Tuesday October 21, 2014 Search
Weather | Athens
24o C
16o C
News
Business
Comment
Life
Sports
Community
Survival Guide
Greek Edition
The defeat of politics

By Nikos Konstandaras

Greece suddenly finds itself in the throes of a major political crisis with the collapse of its centrist coalition government in the middle of a major economic reconstruction program and with extremist factions of the left and right surging in the polls. With the country dependent on foreign loans, and obliged to meet the strict conditions set by its creditors, it finds itself in midair, with the troika having warned that funding will stop if the government cannot carry out the necessary reforms. If this is not suicide it is self-mutilation of a kind that will leave the political system chronically unstable Ė whether Prime Minister Antonis Samaras calls elections or tries to limp on.

In the sound and fury it is difficult to comprehend that this implosion is the result not of some great conflict between left and right, between republicans and monarchists, between democrats and authoritarians, or the result of defeat in war, as were the causes of the great crises that rocked the country throughout the 20th century. The underlying reason for this crisis is the bankruptcy of the political system, the inability of the entire system to handle even the most basic problems. After three years of support from its international partners, Greece has not been able to carry out reforms that would ensure that it would get the tranches of the loans that it needs to stay afloat but would also make its public administration and economy more efficient, to the point that the country could eventually be weaned off loans.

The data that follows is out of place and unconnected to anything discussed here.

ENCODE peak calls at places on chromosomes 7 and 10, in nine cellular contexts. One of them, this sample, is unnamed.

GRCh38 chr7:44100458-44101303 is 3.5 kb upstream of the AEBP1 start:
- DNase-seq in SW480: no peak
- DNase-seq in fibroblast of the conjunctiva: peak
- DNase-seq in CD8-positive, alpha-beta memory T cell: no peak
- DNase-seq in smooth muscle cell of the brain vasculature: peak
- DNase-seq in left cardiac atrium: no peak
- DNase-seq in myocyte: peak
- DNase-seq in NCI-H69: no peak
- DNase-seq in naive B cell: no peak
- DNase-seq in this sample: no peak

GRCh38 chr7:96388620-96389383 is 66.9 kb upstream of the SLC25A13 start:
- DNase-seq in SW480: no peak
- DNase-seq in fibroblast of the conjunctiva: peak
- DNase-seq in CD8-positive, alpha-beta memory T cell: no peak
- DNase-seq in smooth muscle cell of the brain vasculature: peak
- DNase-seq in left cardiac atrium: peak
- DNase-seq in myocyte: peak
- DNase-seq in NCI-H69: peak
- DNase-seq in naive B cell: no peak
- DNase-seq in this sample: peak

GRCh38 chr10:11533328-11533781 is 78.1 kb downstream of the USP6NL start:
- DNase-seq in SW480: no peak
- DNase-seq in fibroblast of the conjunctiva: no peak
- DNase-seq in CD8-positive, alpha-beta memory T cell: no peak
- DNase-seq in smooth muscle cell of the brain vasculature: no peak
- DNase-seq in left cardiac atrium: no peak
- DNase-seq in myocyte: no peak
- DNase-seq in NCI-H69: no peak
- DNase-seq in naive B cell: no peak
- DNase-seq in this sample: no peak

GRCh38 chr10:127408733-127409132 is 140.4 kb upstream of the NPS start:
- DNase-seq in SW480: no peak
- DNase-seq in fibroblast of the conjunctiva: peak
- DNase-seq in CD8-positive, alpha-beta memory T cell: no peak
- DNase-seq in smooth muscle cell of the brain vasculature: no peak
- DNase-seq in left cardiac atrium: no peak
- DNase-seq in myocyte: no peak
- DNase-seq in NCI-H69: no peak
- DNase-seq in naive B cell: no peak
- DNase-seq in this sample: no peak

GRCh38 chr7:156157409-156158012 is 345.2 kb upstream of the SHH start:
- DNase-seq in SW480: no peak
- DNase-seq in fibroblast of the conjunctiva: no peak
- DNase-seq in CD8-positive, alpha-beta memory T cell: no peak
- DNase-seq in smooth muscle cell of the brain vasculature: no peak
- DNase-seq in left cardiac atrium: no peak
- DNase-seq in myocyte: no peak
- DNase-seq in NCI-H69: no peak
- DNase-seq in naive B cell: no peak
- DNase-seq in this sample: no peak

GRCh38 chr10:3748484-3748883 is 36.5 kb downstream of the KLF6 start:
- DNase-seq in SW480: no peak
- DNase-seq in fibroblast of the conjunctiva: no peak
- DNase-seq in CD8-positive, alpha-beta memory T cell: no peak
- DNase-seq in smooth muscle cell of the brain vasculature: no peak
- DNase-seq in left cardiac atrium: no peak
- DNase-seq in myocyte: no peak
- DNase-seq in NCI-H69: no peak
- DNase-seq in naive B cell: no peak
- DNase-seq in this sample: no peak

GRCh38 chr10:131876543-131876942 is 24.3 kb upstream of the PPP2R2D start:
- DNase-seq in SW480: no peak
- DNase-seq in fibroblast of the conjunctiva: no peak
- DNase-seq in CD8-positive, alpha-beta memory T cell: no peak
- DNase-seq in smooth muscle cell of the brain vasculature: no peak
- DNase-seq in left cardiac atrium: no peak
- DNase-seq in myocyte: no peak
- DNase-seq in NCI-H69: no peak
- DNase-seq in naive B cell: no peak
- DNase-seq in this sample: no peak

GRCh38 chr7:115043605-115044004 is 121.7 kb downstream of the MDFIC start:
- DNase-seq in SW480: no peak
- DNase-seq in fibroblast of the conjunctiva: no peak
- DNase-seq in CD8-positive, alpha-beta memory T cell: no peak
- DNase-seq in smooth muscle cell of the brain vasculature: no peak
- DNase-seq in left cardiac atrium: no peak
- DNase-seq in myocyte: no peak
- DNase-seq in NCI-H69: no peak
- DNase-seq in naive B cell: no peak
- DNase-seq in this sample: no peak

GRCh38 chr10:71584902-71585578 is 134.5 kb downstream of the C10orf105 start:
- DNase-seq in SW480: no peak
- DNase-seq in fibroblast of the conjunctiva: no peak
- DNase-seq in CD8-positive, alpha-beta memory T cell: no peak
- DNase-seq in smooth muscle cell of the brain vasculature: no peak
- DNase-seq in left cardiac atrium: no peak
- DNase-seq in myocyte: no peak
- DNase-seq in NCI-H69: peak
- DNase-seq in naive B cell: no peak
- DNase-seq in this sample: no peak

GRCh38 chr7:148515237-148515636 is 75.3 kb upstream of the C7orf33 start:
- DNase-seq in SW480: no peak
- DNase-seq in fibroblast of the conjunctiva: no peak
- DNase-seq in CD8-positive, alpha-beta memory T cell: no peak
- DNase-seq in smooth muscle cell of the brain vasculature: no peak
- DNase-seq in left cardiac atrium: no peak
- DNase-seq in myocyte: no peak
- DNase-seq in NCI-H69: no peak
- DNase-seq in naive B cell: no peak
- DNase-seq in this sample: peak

This would have entailed the firing of at least 2,000 employees in the public sector and more layoffs and transfers later. With a 27 percent jobless rate reflecting the catastrophic consequences of the crisis on the private sector, the three-party coalition has been unable to fire even one public sector employee. This, it would appear, prompted Samaras to take the radical and irrational step of shutting down the public broadcaster ERT in order to found a new company. This triggered a reaction by the whole political system, including Samarasís junior partners, leading them to raise the issue of democratic legitimacy and to demand the immediate reversal of the prime ministerís decision.